Linux in Government: How Linux Reins in Server Sprawl
Operating systems manage hardware on which they run. Like any operating system, Linux schedules or arbitrates CPU cycles, allocates memory and handles input output devices. When we virtualize the CPU, memory and input and output, an operating system--whether UNIX or Windows--becomes divorced from the hardware. The operating system becomes a guest on the physical hardware, but does not manage the hardware.
Linux has many features that make it a better host for guest operating systems than other OSes. Some of the contributions by IBM have made this possible. Linux runs well on servers and has done so in the past. But, it never enjoyed advanced mainframe capabilities. With IBM's OpenPower initiative, features taken from mainframes have become available on Linux. IBM sees the most important of these features as its Virtualization Engine, which is composed of many technologies. The engine enables systems to create dynamic execution partitions and dynamically allocate I/O resources to them.
Linux also has become outstanding with simultaneous multithreading (SMT) and hyper-threading technology. These technologies enable two threads to execute simultaneously on the same processor. This technology becomes essential when becoming a host for guest operating systems.
The 2.6 Linux kernel fits well with IBM's SMT technology. Prior to 2.6 of the kernel, Linux thread scheduling was insufficient, and thread arbitration took a long time. The 2.6 kernel fixed this problem and greatly expanded the number of processors on which the kernel could run.
Although a viable, low-cost solution to server sprawl existed three years ago, we're only now seeing buzz around it. If you look around, you can see the IT industry gearing up to solve the problem. The scalability and development of Linux clusters and grid computing has not only led the way in this area, it currently provides the best solutions.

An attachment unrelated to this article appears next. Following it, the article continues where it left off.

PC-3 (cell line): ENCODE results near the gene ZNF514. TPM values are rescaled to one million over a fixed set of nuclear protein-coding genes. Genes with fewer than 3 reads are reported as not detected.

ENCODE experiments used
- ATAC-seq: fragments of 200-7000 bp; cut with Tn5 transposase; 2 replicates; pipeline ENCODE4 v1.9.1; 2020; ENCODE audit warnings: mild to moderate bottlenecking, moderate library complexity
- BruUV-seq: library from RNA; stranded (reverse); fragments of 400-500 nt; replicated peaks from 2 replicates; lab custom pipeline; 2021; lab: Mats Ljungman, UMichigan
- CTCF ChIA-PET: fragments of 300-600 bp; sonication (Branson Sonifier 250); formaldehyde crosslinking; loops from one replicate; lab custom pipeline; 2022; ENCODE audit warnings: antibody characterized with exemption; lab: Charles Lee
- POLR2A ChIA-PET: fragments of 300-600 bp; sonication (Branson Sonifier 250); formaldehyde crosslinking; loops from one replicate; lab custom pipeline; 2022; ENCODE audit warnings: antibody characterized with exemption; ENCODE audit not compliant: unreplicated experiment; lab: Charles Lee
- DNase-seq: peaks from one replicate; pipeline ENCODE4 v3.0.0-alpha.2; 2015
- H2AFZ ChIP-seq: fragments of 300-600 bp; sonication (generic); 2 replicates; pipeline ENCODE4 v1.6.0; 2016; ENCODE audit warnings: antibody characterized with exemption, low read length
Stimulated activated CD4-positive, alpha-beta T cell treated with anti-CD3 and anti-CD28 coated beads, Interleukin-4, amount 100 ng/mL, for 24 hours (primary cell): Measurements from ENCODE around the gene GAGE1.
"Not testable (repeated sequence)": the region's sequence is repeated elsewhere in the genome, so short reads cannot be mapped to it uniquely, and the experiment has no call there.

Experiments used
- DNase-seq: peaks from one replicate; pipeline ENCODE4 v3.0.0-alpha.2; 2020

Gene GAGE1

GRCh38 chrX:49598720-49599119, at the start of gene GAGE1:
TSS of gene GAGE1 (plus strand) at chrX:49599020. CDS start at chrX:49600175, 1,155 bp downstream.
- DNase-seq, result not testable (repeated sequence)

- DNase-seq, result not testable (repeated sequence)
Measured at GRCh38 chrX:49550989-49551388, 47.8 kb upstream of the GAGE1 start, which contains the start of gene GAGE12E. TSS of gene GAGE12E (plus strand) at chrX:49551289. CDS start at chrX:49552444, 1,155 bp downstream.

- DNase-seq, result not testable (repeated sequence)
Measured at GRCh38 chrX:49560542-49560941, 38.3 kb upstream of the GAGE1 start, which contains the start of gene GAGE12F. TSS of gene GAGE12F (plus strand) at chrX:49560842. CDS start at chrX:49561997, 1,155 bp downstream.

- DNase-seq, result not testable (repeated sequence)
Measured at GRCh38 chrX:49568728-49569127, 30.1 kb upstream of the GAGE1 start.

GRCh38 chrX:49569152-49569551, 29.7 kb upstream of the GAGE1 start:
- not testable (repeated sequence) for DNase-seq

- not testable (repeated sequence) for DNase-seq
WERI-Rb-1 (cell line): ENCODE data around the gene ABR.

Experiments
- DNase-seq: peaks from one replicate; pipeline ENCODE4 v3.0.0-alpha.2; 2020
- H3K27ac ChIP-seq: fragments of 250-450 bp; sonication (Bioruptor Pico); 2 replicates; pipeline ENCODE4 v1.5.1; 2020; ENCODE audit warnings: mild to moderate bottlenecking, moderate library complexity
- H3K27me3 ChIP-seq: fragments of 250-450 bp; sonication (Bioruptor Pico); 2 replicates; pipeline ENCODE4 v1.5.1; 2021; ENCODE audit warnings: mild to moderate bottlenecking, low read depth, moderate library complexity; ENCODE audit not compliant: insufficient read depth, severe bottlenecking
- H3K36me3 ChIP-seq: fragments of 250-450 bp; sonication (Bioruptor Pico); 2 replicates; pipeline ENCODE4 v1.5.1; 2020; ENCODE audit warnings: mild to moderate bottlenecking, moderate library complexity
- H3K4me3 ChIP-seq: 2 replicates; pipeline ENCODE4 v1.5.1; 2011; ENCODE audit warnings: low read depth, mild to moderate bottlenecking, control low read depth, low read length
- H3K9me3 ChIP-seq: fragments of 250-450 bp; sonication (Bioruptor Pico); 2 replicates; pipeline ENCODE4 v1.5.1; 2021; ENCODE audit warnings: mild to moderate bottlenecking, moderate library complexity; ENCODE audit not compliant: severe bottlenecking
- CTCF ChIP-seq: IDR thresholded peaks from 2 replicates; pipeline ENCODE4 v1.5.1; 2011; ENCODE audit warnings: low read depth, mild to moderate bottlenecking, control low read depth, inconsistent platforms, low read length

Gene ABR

You can see some different approaches to Linux virtualization. We already have discussed VMware to some extent, which runs Windows and Linux on the same server. It also benefits from the advances made in the Linux 2.6 kernel. In many cases, enterprises choose to use VMware because it runs Linux, Windows and Solaris.
Xen has created quite a stir around virtualization circles even though it does not run Windows. An open-source project, Xen uses paravirtualization. Novell bundled Xen with SUSE 9.3. In February 2005, the Linux kernel team said Xen modifications would become part of the standard Linux 2.6 kernel. So essentially, Linux will come with the ability to run virtual machines natively. Imagine the benefits of a computer system able to run multiple instances of Linux at the same time. I can think of several situations in the past when I wanted exactly that capability.
Xen modifies the kernel so that Linux knows it runs virtualized. Xen provides performance enhancements over VMware. Ultimately, people feel that Xen will run Windows.
Another technology worth noting is Virtual Iron. Formerly Katana Technology, Virtual Iron has a product that allows a collection of x86 servers to allocate anywhere from a fraction of one CPU to 16 CPUs to run a single OS image. Xen and VMware chop up the resources of a single system. Virtual Iron makes kernel modifications and requires specialized connections between servers.
Some startups, including Virtual Iron, have formed and found funding from investment banks. As these startups begin to market their products, we can only wonder if IT managers will recognize the value proposition.
The typical suspects have started their campaigns to discredit Linux and the kernel team. One of the most vocal, Sun Microsystems, says Linux doesn't belong in the data center. If Microsoft were to say that, it would have look pretty dumb.
Linux has come a long way since I began using it to learn UNIX. Today, Linux has a place in a world of devices, such as digital phones and PDAs, in the making of feature movies, in running the most powerful computers in the world, in running sonar arrays on nuclear submarines and as a desktop platform. As a solution for on-demand business, it looks to be getting a lead because of its capability as a host for virtual guest operating systems.
Tom Adelstein is a Principal of Hiser + Adelstein, an open-source company headquartered in New York City. He's the co-author of the book Exploring the JDS Linux Desktop and author of an upcoming book on Linux system administration to be published by O'Reilly. Tom has been consulting and writing articles and books about Linux since early 1999.
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